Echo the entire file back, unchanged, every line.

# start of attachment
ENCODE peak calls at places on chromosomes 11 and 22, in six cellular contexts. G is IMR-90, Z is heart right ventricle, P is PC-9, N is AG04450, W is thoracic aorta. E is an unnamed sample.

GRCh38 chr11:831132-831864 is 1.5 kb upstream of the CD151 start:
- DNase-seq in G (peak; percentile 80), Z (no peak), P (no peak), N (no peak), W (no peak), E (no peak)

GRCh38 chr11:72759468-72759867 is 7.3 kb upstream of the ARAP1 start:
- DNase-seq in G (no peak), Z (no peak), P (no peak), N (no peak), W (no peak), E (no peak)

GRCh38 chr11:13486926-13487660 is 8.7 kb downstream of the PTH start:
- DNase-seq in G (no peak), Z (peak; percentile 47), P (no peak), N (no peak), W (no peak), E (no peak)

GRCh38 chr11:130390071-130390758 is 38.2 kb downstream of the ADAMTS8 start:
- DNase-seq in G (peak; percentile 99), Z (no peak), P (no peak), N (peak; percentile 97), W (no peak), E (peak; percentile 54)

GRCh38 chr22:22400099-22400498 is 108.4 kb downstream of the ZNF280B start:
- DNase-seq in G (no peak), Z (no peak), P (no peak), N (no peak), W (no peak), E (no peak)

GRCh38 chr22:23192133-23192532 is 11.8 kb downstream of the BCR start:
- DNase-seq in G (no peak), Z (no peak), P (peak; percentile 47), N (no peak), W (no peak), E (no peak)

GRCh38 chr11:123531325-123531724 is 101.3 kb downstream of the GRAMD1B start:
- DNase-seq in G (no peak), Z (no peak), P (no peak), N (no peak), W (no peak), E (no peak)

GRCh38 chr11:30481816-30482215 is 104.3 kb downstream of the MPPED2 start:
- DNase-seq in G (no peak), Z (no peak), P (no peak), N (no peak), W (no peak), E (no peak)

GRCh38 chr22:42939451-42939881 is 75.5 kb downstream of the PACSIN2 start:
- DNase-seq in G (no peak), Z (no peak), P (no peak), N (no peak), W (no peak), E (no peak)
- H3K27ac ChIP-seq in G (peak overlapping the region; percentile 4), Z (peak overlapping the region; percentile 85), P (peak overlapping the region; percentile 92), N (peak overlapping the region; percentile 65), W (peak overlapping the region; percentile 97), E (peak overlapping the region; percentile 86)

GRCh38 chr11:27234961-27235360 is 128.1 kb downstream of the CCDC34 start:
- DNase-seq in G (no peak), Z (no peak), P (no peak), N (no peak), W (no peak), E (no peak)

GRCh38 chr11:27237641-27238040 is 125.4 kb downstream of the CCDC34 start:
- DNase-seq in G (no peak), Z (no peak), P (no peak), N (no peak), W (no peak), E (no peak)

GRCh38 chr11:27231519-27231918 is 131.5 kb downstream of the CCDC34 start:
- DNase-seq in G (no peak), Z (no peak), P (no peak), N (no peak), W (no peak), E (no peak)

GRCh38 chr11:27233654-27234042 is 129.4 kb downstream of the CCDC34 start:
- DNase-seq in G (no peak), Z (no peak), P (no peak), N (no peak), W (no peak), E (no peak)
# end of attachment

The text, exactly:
ENCODE peak calls at places on chromosomes 11 and 22, in six cellular contexts. G is IMR-90, Z is heart right ventricle, P is PC-9, N is AG04450, W is thoracic aorta. E is an unnamed sample.

GRCh38 chr11:831132-831864 is 1.5 kb upstream of the CD151 start:
- DNase-seq in G (peak; percentile 80), Z (no peak), P (no peak), N (no peak), W (no peak), E (no peak)

GRCh38 chr11:72759468-72759867 is 7.3 kb upstream of the ARAP1 start:
- DNase-seq in G (no peak), Z (no peak), P (no peak), N (no peak), W (no peak), E (no peak)

GRCh38 chr11:13486926-13487660 is 8.7 kb downstream of the PTH start:
- DNase-seq in G (no peak), Z (peak; percentile 47), P (no peak), N (no peak), W (no peak), E (no peak)

GRCh38 chr11:130390071-130390758 is 38.2 kb downstream of the ADAMTS8 start:
- DNase-seq in G (peak; percentile 99), Z (no peak), P (no peak), N (peak; percentile 97), W (no peak), E (peak; percentile 54)

GRCh38 chr22:22400099-22400498 is 108.4 kb downstream of the ZNF280B start:
- DNase-seq in G (no peak), Z (no peak), P (no peak), N (no peak), W (no peak), E (no peak)

GRCh38 chr22:23192133-23192532 is 11.8 kb downstream of the BCR start:
- DNase-seq in G (no peak), Z (no peak), P (peak; percentile 47), N (no peak), W (no peak), E (no peak)

GRCh38 chr11:123531325-123531724 is 101.3 kb downstream of the GRAMD1B start:
- DNase-seq in G (no peak), Z (no peak), P (no peak), N (no peak), W (no peak), E (no peak)

GRCh38 chr11:30481816-30482215 is 104.3 kb downstream of the MPPED2 start:
- DNase-seq in G (no peak), Z (no peak), P (no peak), N (no peak), W (no peak), E (no peak)

GRCh38 chr22:42939451-42939881 is 75.5 kb downstream of the PACSIN2 start:
- DNase-seq in G (no peak), Z (no peak), P (no peak), N (no peak), W (no peak), E (no peak)
- H3K27ac ChIP-seq in G (peak overlapping the region; percentile 4), Z (peak overlapping the region; percentile 85), P (peak overlapping the region; percentile 92), N (peak overlapping the region; percentile 65), W (peak overlapping the region; percentile 97), E (peak overlapping the region; percentile 86)

GRCh38 chr11:27234961-27235360 is 128.1 kb downstream of the CCDC34 start:
- DNase-seq in G (no peak), Z (no peak), P (no peak), N (no peak), W (no peak), E (no peak)

GRCh38 chr11:27237641-27238040 is 125.4 kb downstream of the CCDC34 start:
- DNase-seq in G (no peak), Z (no peak), P (no peak), N (no peak), W (no peak), E (no peak)

GRCh38 chr11:27231519-27231918 is 131.5 kb downstream of the CCDC34 start:
- DNase-seq in G (no peak), Z (no peak), P (no peak), N (no peak), W (no peak), E (no peak)

GRCh38 chr11:27233654-27234042 is 129.4 kb downstream of the CCDC34 start:
- DNase-seq in G (no peak), Z (no peak), P (no peak), N (no peak), W (no peak), E (no peak)